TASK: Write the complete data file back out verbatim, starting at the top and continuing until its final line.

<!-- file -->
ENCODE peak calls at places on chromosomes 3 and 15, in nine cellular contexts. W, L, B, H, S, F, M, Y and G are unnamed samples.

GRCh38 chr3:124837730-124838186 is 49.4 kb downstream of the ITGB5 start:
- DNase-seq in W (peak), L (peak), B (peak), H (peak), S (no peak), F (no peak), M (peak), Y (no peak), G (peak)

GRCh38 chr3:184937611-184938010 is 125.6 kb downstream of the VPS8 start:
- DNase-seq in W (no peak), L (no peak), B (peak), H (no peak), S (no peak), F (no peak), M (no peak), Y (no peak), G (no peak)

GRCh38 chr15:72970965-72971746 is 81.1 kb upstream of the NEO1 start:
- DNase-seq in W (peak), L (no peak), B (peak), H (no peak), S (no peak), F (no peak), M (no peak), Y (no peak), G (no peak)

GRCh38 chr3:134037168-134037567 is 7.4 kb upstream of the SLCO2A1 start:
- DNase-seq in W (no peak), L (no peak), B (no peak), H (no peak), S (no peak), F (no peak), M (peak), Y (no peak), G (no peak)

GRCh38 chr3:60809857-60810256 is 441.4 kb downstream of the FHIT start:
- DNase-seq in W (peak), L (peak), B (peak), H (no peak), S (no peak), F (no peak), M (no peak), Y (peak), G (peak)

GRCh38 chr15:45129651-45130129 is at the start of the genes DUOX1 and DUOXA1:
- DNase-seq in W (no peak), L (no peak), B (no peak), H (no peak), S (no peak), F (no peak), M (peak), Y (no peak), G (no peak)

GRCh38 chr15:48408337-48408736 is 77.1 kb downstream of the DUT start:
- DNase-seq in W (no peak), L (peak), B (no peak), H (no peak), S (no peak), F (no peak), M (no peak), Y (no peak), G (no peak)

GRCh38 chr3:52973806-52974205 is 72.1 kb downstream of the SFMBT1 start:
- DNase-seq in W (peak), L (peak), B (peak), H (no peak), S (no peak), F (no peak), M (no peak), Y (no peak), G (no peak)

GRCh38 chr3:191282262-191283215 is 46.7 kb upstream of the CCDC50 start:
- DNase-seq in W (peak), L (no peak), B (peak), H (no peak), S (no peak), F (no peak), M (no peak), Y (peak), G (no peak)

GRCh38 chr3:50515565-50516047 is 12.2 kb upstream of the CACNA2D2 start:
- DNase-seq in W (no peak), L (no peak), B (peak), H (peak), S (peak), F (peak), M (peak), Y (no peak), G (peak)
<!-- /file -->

ENCODE peak calls at places on chromosomes 3 and 15, in nine cellular contexts. W, L, B, H, S, F, M, Y and G are unnamed samples.

GRCh38 chr3:124837730-124838186 is 49.4 kb downstream of the ITGB5 start:
- DNase-seq in W (peak), L (peak), B (peak), H (peak), S (no peak), F (no peak), M (peak), Y (no peak), G (peak)

GRCh38 chr3:184937611-184938010 is 125.6 kb downstream of the VPS8 start:
- DNase-seq in W (no peak), L (no peak), B (peak), H (no peak), S (no peak), F (no peak), M (no peak), Y (no peak), G (no peak)

GRCh38 chr15:72970965-72971746 is 81.1 kb upstream of the NEO1 start:
- DNase-seq in W (peak), L (no peak), B (peak), H (no peak), S (no peak), F (no peak), M (no peak), Y (no peak), G (no peak)

GRCh38 chr3:134037168-134037567 is 7.4 kb upstream of the SLCO2A1 start:
- DNase-seq in W (no peak), L (no peak), B (no peak), H (no peak), S (no peak), F (no peak), M (peak), Y (no peak), G (no peak)

GRCh38 chr3:60809857-60810256 is 441.4 kb downstream of the FHIT start:
- DNase-seq in W (peak), L (peak), B (peak), H (no peak), S (no peak), F (no peak), M (no peak), Y (peak), G (peak)

GRCh38 chr15:45129651-45130129 is at the start of the genes DUOX1 and DUOXA1:
- DNase-seq in W (no peak), L (no peak), B (no peak), H (no peak), S (no peak), F (no peak), M (peak), Y (no peak), G (no peak)

GRCh38 chr15:48408337-48408736 is 77.1 kb downstream of the DUT start:
- DNase-seq in W (no peak), L (peak), B (no peak), H (no peak), S (no peak), F (no peak), M (no peak), Y (no peak), G (no peak)

GRCh38 chr3:52973806-52974205 is 72.1 kb downstream of the SFMBT1 start:
- DNase-seq in W (peak), L (peak), B (peak), H (no peak), S (no peak), F (no peak), M (no peak), Y (no peak), G (no peak)

GRCh38 chr3:191282262-191283215 is 46.7 kb upstream of the CCDC50 start:
- DNase-seq in W (peak), L (no peak), B (peak), H (no peak), S (no peak), F (no peak), M (no peak), Y (peak), G (no peak)

GRCh38 chr3:50515565-50516047 is 12.2 kb upstream of the CACNA2D2 start:
- DNase-seq in W (no peak), L (no peak), B (peak), H (peak), S (peak), F (peak), M (peak), Y (no peak), G (peak)